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Home > Members' Coin Collection Galleries > David Atherton > Imperial Coinage of Domitian
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Domitian RIC-383
As, 9.49g
Rome mint, 85 AD
Obv: IMP CAES DOMIT AVG GERM COS XI CENS POT P P; Head of Domitian, laureate, bearded, r., with aegis
Rev: MONETA AVGVST; S C in field; Moneta stg. l., with scales and cornucopiae
RIC 383 (C3). BMC -. BNC 374.
Acquired from Musa Numismatic, September 2019.

In 82 Domitian reformed the coinage by increasing the weight of the gold and fineness of the silver. Production of the bronze coinage was suspended while the mint was reorganised and resumed in 84 with new reverse types and a higher artistic standard. Appropriately, one of the first types struck on the bronze after the coinage reform was Moneta, 'mint goddess of the emperor'. H. Mattingly believes Moneta in this context can be seen as symbolising Domitian's control of the mint and as paymaster to the empire. A fitting reverse design for an emperor who cared so much for his coinage. Mirroring the silver, many of the bronze coins struck in the first year or so after the coinage reform have portraits with an aegis, an extra detail likely due to Domitian's attentive care. Under Domitian Moneta became a regular feature of the coinage and was struck year after year on the As issues. This example from 85 is one of the most common types struck for the As that year. Oddly enough, it is missing from the BM.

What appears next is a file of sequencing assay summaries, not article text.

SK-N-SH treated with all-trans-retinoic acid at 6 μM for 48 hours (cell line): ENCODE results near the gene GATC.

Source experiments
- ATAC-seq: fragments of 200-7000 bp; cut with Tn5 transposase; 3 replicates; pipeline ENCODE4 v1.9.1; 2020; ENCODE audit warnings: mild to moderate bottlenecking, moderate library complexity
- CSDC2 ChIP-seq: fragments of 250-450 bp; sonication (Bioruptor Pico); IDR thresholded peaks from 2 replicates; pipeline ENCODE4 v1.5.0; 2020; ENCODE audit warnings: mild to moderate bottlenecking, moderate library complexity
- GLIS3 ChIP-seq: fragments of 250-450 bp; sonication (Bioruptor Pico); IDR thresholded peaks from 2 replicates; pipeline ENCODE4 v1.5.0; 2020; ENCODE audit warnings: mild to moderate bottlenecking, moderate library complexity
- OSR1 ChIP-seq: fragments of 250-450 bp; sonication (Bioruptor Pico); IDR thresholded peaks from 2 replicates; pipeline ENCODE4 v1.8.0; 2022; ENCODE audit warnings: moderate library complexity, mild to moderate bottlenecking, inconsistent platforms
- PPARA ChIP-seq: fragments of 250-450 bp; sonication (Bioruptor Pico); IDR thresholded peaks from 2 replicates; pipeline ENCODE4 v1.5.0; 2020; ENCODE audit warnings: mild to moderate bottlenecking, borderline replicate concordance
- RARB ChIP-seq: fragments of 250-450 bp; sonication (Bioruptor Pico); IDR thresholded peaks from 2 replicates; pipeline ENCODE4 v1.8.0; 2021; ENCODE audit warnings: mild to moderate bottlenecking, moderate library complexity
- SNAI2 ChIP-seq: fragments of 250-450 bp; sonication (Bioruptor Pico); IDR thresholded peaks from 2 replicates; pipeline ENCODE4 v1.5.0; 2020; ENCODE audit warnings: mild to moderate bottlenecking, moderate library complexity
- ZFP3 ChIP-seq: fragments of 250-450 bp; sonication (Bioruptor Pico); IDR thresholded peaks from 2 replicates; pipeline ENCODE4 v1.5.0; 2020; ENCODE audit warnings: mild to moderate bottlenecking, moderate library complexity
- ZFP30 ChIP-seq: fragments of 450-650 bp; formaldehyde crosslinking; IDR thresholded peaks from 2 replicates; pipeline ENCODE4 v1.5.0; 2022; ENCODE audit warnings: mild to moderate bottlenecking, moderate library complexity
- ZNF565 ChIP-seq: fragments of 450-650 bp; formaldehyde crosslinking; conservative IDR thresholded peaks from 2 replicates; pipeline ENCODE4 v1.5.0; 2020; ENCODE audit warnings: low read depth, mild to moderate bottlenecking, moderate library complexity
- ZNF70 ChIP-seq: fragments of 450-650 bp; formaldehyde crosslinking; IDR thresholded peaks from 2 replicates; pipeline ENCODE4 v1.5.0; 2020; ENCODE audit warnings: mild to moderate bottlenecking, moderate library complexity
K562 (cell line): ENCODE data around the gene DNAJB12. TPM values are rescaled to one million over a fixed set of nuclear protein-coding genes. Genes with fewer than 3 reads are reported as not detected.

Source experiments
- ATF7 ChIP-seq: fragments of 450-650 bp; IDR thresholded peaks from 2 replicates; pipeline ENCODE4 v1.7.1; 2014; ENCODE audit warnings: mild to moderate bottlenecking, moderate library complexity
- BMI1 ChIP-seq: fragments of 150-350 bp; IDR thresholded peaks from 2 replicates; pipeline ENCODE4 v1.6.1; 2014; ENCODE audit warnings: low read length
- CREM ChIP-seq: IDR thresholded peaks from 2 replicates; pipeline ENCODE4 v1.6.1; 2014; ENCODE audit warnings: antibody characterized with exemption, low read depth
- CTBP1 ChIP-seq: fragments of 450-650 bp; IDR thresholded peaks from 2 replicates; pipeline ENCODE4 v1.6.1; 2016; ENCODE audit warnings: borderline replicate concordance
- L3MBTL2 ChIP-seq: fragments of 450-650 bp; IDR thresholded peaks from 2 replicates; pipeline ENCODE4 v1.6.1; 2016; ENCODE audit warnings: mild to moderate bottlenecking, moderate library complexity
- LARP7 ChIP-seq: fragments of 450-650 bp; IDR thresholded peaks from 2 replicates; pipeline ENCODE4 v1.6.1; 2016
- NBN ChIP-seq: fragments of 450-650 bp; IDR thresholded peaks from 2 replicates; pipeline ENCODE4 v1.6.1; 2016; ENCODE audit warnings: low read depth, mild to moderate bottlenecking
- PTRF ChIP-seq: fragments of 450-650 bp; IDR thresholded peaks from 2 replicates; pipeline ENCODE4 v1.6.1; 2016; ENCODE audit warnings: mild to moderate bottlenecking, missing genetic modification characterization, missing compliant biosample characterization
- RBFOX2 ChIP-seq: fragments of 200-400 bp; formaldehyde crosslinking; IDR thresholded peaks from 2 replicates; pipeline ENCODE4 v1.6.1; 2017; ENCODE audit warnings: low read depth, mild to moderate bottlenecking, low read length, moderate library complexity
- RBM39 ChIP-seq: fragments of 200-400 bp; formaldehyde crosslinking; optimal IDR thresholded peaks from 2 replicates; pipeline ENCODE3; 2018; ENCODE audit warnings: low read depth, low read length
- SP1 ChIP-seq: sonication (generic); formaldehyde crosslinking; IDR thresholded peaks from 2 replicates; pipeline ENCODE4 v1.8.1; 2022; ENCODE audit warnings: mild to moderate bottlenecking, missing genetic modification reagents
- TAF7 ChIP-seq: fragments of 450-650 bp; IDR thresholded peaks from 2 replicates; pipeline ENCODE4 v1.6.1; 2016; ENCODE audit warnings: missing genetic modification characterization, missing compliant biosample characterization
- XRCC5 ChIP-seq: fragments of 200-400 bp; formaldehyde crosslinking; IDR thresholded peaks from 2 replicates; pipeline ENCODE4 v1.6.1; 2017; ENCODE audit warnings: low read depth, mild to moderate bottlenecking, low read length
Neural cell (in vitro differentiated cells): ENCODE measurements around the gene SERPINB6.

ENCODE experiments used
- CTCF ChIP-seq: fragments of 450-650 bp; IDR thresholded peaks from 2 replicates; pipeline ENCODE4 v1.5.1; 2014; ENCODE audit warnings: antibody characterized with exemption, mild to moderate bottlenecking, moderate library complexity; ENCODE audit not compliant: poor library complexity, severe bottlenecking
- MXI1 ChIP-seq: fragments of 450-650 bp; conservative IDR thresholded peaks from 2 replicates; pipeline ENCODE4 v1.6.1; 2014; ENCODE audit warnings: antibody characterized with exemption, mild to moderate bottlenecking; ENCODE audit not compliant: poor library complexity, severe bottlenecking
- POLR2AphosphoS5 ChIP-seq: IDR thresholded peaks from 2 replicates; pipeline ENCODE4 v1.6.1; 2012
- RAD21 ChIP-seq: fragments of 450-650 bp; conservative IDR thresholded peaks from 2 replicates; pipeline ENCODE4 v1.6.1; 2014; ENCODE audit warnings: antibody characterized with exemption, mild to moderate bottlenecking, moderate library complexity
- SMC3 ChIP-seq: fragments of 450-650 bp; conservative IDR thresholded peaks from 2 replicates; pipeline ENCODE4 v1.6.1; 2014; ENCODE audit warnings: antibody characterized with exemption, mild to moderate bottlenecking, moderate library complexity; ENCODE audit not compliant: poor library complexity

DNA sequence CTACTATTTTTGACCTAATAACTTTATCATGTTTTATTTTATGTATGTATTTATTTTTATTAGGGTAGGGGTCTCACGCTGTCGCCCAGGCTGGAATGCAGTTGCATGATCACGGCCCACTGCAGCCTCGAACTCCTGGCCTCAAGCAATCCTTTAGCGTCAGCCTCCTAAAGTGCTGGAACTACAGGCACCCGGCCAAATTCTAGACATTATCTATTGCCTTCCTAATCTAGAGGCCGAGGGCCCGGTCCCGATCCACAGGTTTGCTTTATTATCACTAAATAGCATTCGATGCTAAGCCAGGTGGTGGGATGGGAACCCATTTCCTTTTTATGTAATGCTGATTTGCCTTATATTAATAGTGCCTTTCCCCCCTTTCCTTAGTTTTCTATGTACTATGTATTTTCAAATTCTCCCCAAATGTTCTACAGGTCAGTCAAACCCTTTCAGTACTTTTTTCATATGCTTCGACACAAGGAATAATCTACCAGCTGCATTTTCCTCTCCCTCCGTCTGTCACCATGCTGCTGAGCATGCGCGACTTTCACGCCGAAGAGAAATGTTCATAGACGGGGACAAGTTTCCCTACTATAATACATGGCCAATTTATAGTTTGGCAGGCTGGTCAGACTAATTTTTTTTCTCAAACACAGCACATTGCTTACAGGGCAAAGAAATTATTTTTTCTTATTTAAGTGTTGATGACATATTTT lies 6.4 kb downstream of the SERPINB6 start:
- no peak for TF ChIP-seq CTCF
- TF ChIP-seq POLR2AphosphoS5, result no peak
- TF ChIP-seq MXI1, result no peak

One gets the impression that Domitian was quite proud of his coinage reforms and Moneta was a symbolic reverse celebrating that achievement.

A nice example in hand, much better than the photo suggests.
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Jay GT4  [Sep 20, 2019 at 10:59 PM]
Sweet!
FlaviusDomitianus  [Sep 21, 2019 at 09:52 AM]
Nice example
Rob P  [Sep 21, 2019 at 04:39 PM]
Very cool best of type ive seen
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